As I began to grow up, I attempted to define myself -- this presence of "I" -- through endlessly collecting information. In this natural process of mental awareness inhabiting a body, I discovered a symphonic mandala of sometimes competing, sometimes complementing explanations.
Like everything, humans included, technology resolves itself in contradiction. And yet, we must be mindful of what we are doing with technology, particularly when in the company of our children. Our emotional presence is the greatest gift we can offer our children.
If we drive children away from their innate needs to go within themselves to reflect and imagine, we'll be losing something of our humanity. Are we looking up from our screens often enough -- and teaching our children to do so?
Pull back your attention from the object of the senses to the senses, and then to the source of mind. This journey within will you give you the strength and endurance to go through all the ups and downs of life.
One of the most powerful phrases in human language is "I am here." It is powerful because it is utterly simple and profoundly true. Anything that is said or thought afterward is just an addition to this basic, unfaltering truth.
Do you really believe in change? Do you really think that you can transform your life? These are important questions, especially at the beginning of a new year when most of us have, once again, made "New Year's resolutions."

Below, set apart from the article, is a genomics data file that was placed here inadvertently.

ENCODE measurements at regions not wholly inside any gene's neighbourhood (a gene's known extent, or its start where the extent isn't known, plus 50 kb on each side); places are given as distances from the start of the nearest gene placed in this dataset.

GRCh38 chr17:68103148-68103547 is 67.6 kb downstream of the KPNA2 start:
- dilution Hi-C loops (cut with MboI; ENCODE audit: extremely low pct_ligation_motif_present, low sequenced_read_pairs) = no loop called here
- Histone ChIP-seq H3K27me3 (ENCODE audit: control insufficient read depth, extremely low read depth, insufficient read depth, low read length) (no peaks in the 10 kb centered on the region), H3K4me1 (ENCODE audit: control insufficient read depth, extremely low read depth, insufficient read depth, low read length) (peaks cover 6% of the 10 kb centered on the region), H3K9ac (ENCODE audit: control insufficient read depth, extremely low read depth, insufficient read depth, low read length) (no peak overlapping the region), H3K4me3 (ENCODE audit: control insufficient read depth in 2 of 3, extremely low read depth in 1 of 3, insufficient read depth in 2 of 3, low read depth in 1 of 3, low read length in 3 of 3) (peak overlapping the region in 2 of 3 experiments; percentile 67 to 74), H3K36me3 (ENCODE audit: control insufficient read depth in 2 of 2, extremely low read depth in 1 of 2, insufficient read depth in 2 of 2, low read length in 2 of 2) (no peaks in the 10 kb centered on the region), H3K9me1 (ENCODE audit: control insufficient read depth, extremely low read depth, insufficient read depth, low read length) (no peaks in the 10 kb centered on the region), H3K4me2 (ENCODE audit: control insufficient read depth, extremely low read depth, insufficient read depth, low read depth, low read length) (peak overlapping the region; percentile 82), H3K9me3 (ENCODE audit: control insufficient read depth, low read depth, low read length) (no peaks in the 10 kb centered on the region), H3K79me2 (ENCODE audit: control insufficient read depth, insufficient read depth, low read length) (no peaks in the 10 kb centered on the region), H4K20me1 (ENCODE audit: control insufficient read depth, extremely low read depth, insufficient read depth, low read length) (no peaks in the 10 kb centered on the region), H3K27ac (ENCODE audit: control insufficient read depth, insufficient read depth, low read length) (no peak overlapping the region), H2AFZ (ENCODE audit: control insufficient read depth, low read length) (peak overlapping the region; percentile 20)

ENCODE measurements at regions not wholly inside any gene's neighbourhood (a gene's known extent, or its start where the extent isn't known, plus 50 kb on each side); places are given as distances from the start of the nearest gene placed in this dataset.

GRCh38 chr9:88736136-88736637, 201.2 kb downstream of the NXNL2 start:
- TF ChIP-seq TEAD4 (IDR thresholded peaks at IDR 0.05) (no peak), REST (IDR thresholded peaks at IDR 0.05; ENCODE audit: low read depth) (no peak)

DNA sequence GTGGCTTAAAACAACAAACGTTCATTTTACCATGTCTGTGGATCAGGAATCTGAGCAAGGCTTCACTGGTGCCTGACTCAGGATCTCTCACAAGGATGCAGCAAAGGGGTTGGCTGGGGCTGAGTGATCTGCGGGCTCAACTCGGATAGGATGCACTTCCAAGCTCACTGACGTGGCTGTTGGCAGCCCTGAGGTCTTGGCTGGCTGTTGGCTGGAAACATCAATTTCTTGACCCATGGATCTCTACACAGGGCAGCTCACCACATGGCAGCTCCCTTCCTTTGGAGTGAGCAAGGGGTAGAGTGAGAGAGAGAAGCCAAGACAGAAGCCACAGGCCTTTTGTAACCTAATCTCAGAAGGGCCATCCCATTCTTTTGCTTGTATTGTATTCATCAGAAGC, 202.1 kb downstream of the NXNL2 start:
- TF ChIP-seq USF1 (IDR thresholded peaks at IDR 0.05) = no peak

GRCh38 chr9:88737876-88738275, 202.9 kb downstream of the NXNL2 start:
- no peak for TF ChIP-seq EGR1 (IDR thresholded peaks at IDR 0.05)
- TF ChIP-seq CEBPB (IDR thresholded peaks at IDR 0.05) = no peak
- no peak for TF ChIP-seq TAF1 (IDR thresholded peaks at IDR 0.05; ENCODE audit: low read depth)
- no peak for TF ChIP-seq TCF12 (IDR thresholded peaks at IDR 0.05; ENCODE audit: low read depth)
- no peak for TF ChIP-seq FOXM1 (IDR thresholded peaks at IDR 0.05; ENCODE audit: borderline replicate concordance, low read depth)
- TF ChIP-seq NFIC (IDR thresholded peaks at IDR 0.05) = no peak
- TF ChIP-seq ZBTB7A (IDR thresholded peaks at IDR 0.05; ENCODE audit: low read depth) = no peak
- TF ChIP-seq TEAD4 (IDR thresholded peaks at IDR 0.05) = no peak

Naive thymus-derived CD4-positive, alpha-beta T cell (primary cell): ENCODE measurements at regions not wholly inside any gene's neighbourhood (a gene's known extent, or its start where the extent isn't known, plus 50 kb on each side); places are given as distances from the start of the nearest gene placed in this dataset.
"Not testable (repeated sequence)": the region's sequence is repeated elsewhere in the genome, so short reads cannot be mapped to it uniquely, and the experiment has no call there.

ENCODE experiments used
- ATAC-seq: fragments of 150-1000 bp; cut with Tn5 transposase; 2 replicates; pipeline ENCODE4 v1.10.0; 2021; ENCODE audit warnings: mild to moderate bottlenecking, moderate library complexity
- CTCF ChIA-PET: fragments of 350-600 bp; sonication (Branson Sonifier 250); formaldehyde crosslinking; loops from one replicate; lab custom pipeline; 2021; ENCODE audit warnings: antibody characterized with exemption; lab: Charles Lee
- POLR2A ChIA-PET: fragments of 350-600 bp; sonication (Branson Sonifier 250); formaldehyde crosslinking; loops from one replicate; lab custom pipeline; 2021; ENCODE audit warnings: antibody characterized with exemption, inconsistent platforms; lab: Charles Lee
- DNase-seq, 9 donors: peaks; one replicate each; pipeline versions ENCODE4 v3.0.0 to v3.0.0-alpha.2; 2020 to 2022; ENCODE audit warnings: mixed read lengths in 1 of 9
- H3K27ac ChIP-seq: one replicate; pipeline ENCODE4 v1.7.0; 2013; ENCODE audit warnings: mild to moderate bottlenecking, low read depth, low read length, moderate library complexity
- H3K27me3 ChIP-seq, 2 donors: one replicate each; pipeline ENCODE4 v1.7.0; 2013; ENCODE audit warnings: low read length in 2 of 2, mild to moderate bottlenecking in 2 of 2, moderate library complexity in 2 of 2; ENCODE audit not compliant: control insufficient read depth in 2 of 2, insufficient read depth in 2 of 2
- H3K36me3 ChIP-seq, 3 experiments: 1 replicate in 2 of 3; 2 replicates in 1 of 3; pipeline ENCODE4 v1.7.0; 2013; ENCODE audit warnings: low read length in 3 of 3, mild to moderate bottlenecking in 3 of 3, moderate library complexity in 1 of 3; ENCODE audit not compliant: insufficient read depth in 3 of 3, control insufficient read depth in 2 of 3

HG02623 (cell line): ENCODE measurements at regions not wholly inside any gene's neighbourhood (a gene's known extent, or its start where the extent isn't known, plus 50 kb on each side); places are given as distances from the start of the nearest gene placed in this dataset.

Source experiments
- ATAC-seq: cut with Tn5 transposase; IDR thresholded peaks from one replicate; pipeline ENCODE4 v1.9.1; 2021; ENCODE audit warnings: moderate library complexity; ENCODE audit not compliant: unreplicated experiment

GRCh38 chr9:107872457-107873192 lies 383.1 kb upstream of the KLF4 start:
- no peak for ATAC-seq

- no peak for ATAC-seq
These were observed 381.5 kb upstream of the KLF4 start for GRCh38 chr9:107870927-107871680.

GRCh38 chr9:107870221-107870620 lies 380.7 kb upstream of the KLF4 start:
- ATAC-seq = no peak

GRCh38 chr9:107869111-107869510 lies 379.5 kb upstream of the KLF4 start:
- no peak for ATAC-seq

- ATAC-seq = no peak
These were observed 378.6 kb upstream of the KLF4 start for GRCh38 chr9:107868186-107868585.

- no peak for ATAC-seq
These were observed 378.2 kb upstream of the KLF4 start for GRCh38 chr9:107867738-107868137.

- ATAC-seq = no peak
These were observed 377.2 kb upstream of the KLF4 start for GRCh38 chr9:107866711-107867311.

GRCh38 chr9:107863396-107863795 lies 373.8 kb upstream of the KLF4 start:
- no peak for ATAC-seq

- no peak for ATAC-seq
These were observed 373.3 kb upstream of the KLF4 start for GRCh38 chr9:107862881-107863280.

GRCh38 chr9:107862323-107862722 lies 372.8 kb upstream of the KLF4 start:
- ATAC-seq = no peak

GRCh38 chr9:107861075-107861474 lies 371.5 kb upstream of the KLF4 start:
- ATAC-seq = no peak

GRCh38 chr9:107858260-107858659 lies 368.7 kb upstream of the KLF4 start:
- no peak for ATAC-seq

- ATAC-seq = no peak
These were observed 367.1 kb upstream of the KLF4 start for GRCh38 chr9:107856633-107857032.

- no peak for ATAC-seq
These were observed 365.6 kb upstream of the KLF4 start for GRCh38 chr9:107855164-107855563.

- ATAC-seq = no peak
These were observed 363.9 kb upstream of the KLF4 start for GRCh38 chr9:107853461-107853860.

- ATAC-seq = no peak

Is attention deficit hyperactivity disorder (ADD/ADHD) a real thing, or is it just a byproduct of the times we live in? We have overcommitted, over-scheduled and overextended ourselves. Have we been conditioned to be an ADHD/ADD society?
The challenge is to know at any given moment where our attention is most needed. If our cell phone rings while we are talking to a friend, do we pick it up out of habit, or do we take the call because that is where our attention is needed?
Human beings aren't designed to do two cognitive tasks at the same time (much less three or four). The research is clear that we're far more efficient when we do activities sequentially, rather than simultaneously.
Something insidious has happened. The same device most of us use to get our primary work accomplished is also now the repository of 1,000 distractions and every imaginable source of immediate gratification.
For nearly a decade now, I've begun my workdays by focusing for 90 minutes on the task I decide the night before is the most important one I'll face the following day. I long ago discovered that my capacity for intense focus diminishes as the day wears on.
Why don't the schools and universities teach design thinking for thinking? We teach physical fitness. But rather than brain fitness we emphasize cramming young heads with information and testing their recall.